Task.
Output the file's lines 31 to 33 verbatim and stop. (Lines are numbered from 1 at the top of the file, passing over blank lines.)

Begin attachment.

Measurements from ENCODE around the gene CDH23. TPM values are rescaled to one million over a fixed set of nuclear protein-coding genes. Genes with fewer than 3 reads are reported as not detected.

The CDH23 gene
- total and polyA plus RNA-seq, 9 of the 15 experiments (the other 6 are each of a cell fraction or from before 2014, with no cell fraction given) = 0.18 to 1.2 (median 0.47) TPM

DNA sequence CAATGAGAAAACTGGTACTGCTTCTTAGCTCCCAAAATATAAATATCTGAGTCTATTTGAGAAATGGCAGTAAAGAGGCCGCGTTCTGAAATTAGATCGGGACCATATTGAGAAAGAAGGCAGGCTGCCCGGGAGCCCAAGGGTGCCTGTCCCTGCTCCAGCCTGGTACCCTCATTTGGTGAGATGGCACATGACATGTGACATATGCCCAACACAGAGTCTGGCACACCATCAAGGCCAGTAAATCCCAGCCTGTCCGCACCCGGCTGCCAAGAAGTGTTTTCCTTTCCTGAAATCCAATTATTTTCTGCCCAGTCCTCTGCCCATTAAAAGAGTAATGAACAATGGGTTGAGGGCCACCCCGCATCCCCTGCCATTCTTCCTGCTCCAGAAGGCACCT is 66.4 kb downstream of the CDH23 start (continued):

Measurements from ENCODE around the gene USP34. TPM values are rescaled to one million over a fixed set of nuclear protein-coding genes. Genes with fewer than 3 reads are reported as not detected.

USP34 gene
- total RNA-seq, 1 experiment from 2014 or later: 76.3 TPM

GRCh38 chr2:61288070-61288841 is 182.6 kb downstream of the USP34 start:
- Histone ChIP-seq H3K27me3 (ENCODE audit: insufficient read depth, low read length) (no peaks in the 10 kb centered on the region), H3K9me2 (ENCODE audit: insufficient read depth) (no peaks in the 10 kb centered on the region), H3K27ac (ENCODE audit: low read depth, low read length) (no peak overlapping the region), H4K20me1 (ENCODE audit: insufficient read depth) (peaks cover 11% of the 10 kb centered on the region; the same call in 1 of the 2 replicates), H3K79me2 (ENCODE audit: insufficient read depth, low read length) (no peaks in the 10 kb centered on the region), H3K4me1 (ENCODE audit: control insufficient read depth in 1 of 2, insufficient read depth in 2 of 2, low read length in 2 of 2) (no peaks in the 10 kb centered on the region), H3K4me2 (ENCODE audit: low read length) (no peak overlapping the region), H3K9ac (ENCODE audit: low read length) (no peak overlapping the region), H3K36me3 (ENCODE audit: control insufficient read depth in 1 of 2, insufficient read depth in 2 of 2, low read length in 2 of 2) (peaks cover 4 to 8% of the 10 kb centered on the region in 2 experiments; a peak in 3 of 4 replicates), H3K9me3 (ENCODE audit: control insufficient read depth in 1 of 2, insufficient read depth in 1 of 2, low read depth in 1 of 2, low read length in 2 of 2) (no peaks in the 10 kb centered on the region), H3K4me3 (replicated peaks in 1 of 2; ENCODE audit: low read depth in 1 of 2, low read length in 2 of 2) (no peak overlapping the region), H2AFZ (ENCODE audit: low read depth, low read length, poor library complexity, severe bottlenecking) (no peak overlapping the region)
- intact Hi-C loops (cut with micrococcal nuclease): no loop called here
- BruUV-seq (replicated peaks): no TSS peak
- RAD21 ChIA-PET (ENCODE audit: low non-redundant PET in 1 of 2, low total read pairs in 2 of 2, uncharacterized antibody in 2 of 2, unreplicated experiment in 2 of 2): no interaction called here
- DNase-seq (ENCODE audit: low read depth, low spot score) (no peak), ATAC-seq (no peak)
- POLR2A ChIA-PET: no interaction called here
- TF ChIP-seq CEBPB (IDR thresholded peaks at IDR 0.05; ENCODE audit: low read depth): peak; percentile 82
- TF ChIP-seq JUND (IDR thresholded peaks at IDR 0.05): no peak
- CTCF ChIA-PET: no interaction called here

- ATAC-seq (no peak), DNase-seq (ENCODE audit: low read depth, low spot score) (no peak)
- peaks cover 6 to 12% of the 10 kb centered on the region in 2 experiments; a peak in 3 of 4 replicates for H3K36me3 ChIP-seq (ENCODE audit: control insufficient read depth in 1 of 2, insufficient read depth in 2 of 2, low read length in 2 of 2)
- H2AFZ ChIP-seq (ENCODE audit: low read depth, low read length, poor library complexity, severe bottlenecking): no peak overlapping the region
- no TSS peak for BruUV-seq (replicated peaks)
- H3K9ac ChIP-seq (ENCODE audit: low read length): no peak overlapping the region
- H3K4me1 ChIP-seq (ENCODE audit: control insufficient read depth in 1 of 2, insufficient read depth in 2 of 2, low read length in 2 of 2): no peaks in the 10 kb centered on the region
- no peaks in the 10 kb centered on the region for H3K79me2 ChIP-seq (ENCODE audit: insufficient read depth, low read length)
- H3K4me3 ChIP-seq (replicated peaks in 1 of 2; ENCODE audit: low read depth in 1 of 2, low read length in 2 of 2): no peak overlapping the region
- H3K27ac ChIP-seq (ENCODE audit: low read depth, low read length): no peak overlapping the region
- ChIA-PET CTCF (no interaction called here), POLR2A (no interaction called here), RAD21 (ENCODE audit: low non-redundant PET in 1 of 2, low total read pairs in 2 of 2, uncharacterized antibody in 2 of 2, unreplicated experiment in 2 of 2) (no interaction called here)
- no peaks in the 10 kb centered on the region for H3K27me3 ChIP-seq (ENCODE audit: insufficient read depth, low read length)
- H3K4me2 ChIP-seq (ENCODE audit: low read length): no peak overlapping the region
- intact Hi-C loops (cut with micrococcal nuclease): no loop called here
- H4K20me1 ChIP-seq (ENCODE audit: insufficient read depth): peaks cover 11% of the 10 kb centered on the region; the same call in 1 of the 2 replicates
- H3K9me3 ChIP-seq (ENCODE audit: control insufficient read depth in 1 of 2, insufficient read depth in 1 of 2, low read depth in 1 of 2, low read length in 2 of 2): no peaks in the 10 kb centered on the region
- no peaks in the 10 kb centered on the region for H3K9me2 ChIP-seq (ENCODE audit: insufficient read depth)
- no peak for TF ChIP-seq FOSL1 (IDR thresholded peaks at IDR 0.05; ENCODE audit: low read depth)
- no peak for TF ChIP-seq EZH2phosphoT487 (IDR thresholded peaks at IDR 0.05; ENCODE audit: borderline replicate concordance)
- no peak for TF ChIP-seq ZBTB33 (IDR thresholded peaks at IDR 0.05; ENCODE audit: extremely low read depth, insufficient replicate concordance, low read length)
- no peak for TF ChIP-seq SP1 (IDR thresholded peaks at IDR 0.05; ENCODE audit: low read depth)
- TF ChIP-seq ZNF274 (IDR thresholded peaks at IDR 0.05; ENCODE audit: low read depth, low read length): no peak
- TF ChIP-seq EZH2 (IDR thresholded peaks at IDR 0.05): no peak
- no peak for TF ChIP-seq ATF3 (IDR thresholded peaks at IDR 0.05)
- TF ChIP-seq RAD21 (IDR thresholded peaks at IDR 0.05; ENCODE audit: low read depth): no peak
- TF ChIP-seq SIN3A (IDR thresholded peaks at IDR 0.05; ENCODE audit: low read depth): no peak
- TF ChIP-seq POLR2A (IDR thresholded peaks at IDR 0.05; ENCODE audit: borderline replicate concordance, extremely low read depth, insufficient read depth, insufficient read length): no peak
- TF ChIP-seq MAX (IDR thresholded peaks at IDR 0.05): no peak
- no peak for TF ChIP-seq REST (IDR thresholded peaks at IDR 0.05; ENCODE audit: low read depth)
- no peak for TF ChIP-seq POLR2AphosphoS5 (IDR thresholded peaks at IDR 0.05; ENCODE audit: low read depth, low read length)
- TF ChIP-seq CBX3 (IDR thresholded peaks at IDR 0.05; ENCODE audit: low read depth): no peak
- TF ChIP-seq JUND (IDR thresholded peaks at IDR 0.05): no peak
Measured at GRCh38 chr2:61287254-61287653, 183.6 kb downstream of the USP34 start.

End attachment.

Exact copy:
- H4K20me1 ChIP-seq (ENCODE audit: insufficient read depth): peaks cover 11% of the 10 kb centered on the region; the same call in 1 of the 2 replicates
- H3K9me3 ChIP-seq (ENCODE audit: control insufficient read depth in 1 of 2, insufficient read depth in 1 of 2, low read depth in 1 of 2, low read length in 2 of 2): no peaks in the 10 kb centered on the region
- no peaks in the 10 kb centered on the region for H3K9me2 ChIP-seq (ENCODE audit: insufficient read depth)